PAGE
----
Do Evangelicals hate smart people?
No. But it is such a persistent rumor that it might take something as momentous as another Protestant Reformation to see it die.
Because there are folks out there that do hate smart people. More precisely, there are people of faith who draw a line between "God's Word" and "Man's Opinion." They set up human reason as a force fighting against God's truth. While I think most Christians would agree that human reason is imperfect and limited (as humanists and scientists would probably agree as well) that doesn't make it antithetical to "God's Word." Most Christian traditions acknowledge reason as a gift from God not an enemy of God.
Yesterday, in a New York Times opinion piece titled, "The Evangelical Rejection of Reason," by Eastern Nazarene College Professors (an unapologetically Evangelical school) Karl W. Giberson and Randall J. Stephens wrote of one example:
Mr. Ham built his organization, Answers in Genesis, on the premise that biblical truth trumps all other knowledge. His Creation Museum, in Petersburg, Ky., contrasts "God's Word," timeless and eternal, with the fleeting notions of "human reason." This is how he knows that the earth is 10,000 years old, that humans and dinosaurs lived together, and that women are subordinate to men. Evangelicals who disagree, like Francis S. Collins, the director of the National Institutes of Health, are excoriated on the group's Web site. (In a recent blog post, Mr. Ham called us "wolves" in sheep's clothing, masquerading as Christians while secretly trying to destroy faith in the Bible.)
If you want another fun example, head over to www.theflatearthsociety.org where you can learn about Zetetic Astronomy which is based on the literal interpretation of scripture and once allows "God's Word" to trump "Man's Opinion." If you like what you see, you can show your support by sporting a Flat Earth Society t-shirt.
While the anti-intellectualism pervasive that is in some circles is troubling, Giberson and Stephens wrote:
Like other evangelicals, we accept the centrality of faith in Jesus Christ and look to the Bible as our sacred book, though we find it hard to recognize our religious tradition in the mainstream evangelical conversation. Evangelicalism at its best seeks a biblically-grounded expression of Christianity that is intellectually engaged, humble and forward-looking. In contrast, fundamentalism is literalistic, overconfident and reactionary.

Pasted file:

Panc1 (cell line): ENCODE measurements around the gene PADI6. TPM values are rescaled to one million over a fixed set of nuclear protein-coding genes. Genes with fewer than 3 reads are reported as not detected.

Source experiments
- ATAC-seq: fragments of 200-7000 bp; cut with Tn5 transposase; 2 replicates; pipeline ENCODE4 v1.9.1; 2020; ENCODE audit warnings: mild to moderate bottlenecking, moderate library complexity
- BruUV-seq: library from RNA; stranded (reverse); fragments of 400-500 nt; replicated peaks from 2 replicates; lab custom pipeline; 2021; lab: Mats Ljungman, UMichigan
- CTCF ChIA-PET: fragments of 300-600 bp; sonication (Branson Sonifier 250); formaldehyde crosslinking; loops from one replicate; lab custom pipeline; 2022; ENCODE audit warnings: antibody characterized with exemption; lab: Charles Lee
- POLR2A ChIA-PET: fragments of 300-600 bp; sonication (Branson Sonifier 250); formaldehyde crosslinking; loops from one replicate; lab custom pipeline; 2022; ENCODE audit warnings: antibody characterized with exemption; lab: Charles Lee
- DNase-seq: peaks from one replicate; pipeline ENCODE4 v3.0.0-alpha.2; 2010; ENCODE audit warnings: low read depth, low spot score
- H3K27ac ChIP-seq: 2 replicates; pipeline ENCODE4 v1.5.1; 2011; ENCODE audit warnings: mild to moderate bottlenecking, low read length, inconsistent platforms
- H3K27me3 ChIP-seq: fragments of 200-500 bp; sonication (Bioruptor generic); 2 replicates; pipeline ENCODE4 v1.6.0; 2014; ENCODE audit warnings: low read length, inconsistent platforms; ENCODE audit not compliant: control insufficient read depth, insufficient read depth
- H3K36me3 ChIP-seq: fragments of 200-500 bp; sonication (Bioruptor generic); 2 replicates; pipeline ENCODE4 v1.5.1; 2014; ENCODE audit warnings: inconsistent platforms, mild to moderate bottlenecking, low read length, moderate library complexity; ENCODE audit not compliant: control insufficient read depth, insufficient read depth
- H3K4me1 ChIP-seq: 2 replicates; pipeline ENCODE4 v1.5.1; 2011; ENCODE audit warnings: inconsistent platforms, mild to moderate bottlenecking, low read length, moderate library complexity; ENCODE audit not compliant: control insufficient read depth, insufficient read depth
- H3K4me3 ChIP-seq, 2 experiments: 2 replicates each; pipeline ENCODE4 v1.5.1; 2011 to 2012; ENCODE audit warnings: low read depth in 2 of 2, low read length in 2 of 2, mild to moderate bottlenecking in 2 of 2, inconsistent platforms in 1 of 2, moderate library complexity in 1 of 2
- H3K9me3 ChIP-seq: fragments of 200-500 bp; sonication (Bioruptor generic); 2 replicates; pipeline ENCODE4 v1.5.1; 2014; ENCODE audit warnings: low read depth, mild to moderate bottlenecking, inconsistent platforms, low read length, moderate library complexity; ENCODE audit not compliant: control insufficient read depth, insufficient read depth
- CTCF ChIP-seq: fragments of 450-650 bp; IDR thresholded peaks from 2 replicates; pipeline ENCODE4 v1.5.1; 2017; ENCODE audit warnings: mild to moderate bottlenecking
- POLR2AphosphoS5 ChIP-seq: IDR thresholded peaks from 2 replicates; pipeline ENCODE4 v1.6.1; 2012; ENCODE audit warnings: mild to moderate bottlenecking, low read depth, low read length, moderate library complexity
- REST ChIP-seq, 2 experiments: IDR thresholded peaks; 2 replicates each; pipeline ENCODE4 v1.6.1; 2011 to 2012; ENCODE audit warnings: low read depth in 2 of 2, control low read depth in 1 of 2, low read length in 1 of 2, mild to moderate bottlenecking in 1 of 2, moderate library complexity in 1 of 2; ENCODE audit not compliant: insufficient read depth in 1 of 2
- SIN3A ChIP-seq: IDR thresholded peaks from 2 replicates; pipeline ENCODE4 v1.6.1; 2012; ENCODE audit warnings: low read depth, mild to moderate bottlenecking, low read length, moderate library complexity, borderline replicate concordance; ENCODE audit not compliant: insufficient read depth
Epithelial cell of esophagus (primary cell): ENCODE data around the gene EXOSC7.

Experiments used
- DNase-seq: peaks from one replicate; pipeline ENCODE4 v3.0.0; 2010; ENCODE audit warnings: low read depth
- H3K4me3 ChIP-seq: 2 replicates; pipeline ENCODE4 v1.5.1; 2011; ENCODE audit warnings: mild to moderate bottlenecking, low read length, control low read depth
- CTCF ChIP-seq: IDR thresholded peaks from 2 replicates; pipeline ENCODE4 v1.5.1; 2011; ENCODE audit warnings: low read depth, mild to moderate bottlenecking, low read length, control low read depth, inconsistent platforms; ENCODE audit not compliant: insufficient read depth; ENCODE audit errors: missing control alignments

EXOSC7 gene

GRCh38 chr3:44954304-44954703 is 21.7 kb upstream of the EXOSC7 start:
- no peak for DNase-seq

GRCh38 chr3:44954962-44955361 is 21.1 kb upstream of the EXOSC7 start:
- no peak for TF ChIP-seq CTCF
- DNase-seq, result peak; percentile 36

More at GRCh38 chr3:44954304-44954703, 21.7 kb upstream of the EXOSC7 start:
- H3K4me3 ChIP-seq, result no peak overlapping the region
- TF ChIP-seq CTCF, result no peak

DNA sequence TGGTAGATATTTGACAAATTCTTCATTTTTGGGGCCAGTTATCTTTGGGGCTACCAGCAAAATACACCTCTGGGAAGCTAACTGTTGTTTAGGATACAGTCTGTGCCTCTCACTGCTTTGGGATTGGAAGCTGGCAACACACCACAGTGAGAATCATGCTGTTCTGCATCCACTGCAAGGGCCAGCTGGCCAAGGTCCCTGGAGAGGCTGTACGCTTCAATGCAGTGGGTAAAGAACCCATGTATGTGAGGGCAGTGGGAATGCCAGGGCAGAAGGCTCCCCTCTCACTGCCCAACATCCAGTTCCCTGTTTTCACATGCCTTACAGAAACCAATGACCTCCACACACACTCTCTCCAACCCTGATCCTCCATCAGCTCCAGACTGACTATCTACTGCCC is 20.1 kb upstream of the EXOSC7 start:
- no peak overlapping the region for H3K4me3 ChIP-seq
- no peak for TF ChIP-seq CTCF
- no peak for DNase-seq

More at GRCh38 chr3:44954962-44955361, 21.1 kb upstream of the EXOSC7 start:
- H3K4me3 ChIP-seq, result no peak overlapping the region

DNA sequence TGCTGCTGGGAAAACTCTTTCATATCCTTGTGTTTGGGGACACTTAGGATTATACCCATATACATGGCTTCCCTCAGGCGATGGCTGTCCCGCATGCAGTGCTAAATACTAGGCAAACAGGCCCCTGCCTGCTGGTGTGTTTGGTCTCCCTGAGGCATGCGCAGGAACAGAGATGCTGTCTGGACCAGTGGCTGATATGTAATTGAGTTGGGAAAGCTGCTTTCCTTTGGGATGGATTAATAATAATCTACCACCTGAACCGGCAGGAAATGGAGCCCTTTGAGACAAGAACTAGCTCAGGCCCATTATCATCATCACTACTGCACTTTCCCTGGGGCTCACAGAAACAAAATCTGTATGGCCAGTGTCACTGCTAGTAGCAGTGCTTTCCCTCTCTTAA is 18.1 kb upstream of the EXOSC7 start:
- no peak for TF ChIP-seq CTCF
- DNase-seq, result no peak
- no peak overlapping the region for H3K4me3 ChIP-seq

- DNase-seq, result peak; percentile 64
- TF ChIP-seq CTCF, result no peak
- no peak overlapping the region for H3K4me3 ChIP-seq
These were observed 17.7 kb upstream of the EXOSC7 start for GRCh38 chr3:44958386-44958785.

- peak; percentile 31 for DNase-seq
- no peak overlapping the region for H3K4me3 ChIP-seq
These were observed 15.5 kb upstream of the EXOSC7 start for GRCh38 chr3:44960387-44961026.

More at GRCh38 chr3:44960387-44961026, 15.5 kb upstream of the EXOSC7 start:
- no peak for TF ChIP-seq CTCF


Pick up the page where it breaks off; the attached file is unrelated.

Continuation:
Ultimately, the authors see hope. While Evangelicalism has fundamentalist strains, it isn't the only expression in our country today and the tide is shifting:
Scholars like Dr. Collins and Mr. Noll, and publications like Books & Culture, Sojourners and The Christian Century, offer an alternative to the self-anointed leaders. They recognize that the Bible does not condemn evolution and says next to nothing about gay marriage. They understand that Christian theology can incorporate Darwin's insights and flourish in a pluralistic society.
Giberson and Stephens accomplish a few important things in their column. First, as a couple of very smart sounding guys, they are debunking the myth that Evangelicals hate smart people.
Second, they do it all without apologizing for being Evangelicals. They are able to defend their faith to those who would dismiss it out of hand, while fighting to reclaiming it from those who would reduce evangelicalism to little more than bizarre interpretations of the first few chapters of Genesis.
Tim King is Communications Director for Sojourners. Follow Tim on Twitter: @TMKing.